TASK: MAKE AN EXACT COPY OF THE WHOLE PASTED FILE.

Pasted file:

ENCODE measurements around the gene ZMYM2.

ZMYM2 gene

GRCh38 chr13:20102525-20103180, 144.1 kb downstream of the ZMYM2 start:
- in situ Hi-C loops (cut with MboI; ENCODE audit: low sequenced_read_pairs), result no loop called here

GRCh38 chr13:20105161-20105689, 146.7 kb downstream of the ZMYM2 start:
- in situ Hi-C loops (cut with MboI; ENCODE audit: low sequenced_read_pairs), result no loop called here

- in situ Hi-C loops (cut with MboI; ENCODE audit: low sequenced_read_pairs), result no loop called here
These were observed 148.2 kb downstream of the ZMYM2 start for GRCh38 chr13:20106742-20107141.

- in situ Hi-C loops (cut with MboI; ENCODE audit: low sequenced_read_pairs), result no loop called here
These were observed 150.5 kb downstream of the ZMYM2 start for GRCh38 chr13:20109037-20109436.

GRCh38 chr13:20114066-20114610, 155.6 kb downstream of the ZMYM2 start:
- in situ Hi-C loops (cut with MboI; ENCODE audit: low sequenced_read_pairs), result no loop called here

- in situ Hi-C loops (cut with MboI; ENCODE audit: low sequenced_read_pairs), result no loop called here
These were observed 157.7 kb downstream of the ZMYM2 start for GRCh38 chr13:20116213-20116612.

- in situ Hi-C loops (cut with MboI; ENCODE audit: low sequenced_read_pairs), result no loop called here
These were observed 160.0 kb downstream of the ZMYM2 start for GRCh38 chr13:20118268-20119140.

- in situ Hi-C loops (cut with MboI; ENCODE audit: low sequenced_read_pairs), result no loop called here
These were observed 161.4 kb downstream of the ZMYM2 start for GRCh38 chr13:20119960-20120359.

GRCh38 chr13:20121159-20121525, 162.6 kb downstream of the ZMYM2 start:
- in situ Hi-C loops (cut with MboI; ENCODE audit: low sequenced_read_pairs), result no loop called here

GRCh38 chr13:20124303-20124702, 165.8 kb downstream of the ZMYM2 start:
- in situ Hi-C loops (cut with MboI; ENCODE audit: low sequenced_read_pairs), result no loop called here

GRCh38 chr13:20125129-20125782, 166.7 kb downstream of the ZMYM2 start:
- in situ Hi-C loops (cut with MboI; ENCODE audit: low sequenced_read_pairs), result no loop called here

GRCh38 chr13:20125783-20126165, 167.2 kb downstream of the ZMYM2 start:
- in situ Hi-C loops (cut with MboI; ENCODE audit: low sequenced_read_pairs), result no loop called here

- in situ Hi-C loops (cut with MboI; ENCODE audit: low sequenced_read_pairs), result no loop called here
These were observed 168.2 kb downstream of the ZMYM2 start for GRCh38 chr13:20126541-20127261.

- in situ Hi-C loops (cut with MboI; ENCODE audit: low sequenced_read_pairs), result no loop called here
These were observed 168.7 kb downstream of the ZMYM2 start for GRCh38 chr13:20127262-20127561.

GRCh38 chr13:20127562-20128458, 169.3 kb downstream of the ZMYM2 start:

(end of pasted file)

ENCODE measurements around the gene ZMYM2.

ZMYM2 gene

GRCh38 chr13:20102525-20103180, 144.1 kb downstream of the ZMYM2 start:
- in situ Hi-C loops (cut with MboI; ENCODE audit: low sequenced_read_pairs), result no loop called here

GRCh38 chr13:20105161-20105689, 146.7 kb downstream of the ZMYM2 start:
- in situ Hi-C loops (cut with MboI; ENCODE audit: low sequenced_read_pairs), result no loop called here

- in situ Hi-C loops (cut with MboI; ENCODE audit: low sequenced_read_pairs), result no loop called here
These were observed 148.2 kb downstream of the ZMYM2 start for GRCh38 chr13:20106742-20107141.

- in situ Hi-C loops (cut with MboI; ENCODE audit: low sequenced_read_pairs), result no loop called here
These were observed 150.5 kb downstream of the ZMYM2 start for GRCh38 chr13:20109037-20109436.

GRCh38 chr13:20114066-20114610, 155.6 kb downstream of the ZMYM2 start:
- in situ Hi-C loops (cut with MboI; ENCODE audit: low sequenced_read_pairs), result no loop called here

- in situ Hi-C loops (cut with MboI; ENCODE audit: low sequenced_read_pairs), result no loop called here
These were observed 157.7 kb downstream of the ZMYM2 start for GRCh38 chr13:20116213-20116612.

- in situ Hi-C loops (cut with MboI; ENCODE audit: low sequenced_read_pairs), result no loop called here
These were observed 160.0 kb downstream of the ZMYM2 start for GRCh38 chr13:20118268-20119140.

- in situ Hi-C loops (cut with MboI; ENCODE audit: low sequenced_read_pairs), result no loop called here
These were observed 161.4 kb downstream of the ZMYM2 start for GRCh38 chr13:20119960-20120359.

GRCh38 chr13:20121159-20121525, 162.6 kb downstream of the ZMYM2 start:
- in situ Hi-C loops (cut with MboI; ENCODE audit: low sequenced_read_pairs), result no loop called here

GRCh38 chr13:20124303-20124702, 165.8 kb downstream of the ZMYM2 start:
- in situ Hi-C loops (cut with MboI; ENCODE audit: low sequenced_read_pairs), result no loop called here

GRCh38 chr13:20125129-20125782, 166.7 kb downstream of the ZMYM2 start:
- in situ Hi-C loops (cut with MboI; ENCODE audit: low sequenced_read_pairs), result no loop called here

GRCh38 chr13:20125783-20126165, 167.2 kb downstream of the ZMYM2 start:
- in situ Hi-C loops (cut with MboI; ENCODE audit: low sequenced_read_pairs), result no loop called here

- in situ Hi-C loops (cut with MboI; ENCODE audit: low sequenced_read_pairs), result no loop called here
These were observed 168.2 kb downstream of the ZMYM2 start for GRCh38 chr13:20126541-20127261.

- in situ Hi-C loops (cut with MboI; ENCODE audit: low sequenced_read_pairs), result no loop called here
These were observed 168.7 kb downstream of the ZMYM2 start for GRCh38 chr13:20127262-20127561.

GRCh38 chr13:20127562-20128458, 169.3 kb downstream of the ZMYM2 start: